NON VIRAL GENE THERAPY RESEARCH. Great progresses have been done with the aim of developing non viral procedures for gene transfer that would be safe and efficient. In this sense, we must remark the success obtained in:
Dr. Yi Lu graduated with a B.S. degree in Biochemistry from Fudan University in Shanghai, China in 1984, and a Ph.D. degree in Biochemistry and Molecular Biology from the University of Nebraska Medical Center, Omaha, NE, USA in 1992. After completing his postdoctoral training at the University of Texas M.D. Anderson Cancer Center in Houston, TX, USA, Dr. Lu joined the faculty of the University of Tennessee Health Science Center (UTHSC), Memphis, TN, USA in 1995 as the Director of Gene Therapy, Department of Urology.
New avenues of research are constantly needed to establish experimental and therapeutic protocols that may lead to a better understanding and management of major human diseases. Gene-based approaches are promising tools to achieve these goals, in particular those based on the use of recombinant adeno-associated virus (rAAV) vectors as vehicles for candidate gene sequences.
Dr. Tremblay’s laboratory contributes to the development of treatments for Duchenne muscular dystrophy (DMD). We have an extensive expertise in cell transplantation, histology, immunohistology, immunology and gene therapy. We principally focus on the transplantation of normal or genetically modified Muscle Precursor Cells (MPCs) into muscles to restore the dystrophin.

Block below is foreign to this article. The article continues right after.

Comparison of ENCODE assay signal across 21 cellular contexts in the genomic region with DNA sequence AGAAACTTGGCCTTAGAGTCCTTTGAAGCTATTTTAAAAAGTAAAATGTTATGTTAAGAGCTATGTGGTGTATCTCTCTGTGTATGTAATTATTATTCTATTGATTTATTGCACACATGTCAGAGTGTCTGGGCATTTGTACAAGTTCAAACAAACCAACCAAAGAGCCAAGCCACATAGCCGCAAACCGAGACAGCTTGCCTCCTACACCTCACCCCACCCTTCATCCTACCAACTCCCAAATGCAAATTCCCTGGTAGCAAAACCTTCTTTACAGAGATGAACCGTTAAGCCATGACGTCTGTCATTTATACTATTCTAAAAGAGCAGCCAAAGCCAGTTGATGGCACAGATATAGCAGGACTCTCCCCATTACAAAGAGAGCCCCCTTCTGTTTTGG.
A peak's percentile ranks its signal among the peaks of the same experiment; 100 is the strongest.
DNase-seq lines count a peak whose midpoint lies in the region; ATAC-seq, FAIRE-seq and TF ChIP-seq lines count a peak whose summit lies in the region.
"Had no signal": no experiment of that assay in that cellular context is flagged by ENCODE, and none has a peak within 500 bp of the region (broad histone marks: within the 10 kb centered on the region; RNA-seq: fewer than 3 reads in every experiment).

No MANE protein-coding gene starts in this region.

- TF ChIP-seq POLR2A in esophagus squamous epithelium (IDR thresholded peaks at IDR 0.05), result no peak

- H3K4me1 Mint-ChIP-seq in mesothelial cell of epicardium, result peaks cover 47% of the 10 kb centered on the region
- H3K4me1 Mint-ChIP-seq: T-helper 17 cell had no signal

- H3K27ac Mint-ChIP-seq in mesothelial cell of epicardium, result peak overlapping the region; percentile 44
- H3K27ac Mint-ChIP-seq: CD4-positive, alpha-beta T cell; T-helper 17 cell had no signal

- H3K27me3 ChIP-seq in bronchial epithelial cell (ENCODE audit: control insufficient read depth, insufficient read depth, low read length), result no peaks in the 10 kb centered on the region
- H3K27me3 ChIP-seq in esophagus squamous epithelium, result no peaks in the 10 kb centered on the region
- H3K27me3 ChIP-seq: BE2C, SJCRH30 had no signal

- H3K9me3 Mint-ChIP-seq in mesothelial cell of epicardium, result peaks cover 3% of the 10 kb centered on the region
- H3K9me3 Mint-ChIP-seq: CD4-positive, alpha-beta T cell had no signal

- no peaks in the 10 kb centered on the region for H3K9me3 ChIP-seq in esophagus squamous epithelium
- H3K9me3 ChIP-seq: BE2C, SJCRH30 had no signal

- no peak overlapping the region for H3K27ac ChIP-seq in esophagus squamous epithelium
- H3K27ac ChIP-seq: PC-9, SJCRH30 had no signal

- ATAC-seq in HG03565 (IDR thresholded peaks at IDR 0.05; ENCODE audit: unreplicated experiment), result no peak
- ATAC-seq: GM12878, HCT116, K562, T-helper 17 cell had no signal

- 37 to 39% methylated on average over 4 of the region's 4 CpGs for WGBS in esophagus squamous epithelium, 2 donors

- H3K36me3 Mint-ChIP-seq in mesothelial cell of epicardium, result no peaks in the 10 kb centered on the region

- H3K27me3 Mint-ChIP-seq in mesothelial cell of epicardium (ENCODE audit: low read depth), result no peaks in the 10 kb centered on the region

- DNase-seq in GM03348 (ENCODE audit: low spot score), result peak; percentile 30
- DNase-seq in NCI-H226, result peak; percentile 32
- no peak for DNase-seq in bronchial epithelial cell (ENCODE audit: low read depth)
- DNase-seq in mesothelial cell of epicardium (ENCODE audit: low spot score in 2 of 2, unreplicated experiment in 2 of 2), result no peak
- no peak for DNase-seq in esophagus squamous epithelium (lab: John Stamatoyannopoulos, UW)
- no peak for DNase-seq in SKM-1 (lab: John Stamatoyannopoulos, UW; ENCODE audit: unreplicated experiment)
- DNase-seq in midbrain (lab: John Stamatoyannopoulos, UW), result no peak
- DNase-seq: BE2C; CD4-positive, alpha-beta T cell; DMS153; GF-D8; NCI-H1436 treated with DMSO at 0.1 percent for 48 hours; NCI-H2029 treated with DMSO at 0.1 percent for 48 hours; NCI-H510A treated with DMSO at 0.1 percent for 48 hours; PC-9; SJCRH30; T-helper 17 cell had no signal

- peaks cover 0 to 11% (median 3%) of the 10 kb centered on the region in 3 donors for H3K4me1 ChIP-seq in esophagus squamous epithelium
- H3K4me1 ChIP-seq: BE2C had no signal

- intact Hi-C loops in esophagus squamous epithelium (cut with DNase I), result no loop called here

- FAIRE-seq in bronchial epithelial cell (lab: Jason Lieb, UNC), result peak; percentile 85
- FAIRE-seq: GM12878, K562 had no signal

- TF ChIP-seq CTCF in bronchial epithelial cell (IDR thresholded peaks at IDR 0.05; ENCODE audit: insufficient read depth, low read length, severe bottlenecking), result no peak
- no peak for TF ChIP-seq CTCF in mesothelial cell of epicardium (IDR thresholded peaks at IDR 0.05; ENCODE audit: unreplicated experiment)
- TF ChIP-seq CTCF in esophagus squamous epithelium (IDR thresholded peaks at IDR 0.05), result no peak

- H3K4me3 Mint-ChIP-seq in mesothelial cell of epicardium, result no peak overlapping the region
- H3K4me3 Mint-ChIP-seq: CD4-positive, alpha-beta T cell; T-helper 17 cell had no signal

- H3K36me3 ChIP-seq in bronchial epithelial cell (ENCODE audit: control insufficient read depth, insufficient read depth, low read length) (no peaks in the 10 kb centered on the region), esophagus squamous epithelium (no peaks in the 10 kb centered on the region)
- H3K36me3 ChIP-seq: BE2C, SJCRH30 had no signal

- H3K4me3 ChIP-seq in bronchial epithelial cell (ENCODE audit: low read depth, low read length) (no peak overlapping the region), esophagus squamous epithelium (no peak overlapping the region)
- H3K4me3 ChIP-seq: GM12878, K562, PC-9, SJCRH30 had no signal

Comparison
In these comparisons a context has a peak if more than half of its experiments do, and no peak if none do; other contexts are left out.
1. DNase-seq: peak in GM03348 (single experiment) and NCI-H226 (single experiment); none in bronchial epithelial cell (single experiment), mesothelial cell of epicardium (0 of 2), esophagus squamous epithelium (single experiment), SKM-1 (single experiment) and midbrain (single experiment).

My current researches are focused on developing strategies for angiogenic gene and and cell Therapies for myocardial infarction and ischemic brain injuries.
The Virus and Stem Cell Biology lab. is an academic-research group embedded in the Department of Molecular Cell Biology at Leiden University Medical Center, Leiden, The Netherlands. The group performs basic research on viruses in order to develop efficient virus-derived gene-transfer vectors for use in e.g. gene therapy. In their evolution, viruses have become very efficient in transferring genetic information into cells. We study the various mechanisms exploited by viruses to do so. Our current research centers around adenoviruses, lentiviruses, and reoviruses.
The Alberta Gene Therapy Group was born during a meeting organised by Lung-Ji Chang from the University of Alberta and Norman Wong from the University of Calgary held at the Holiday Inn, Red Deer, Alberta, November 23, Thursday, 1995.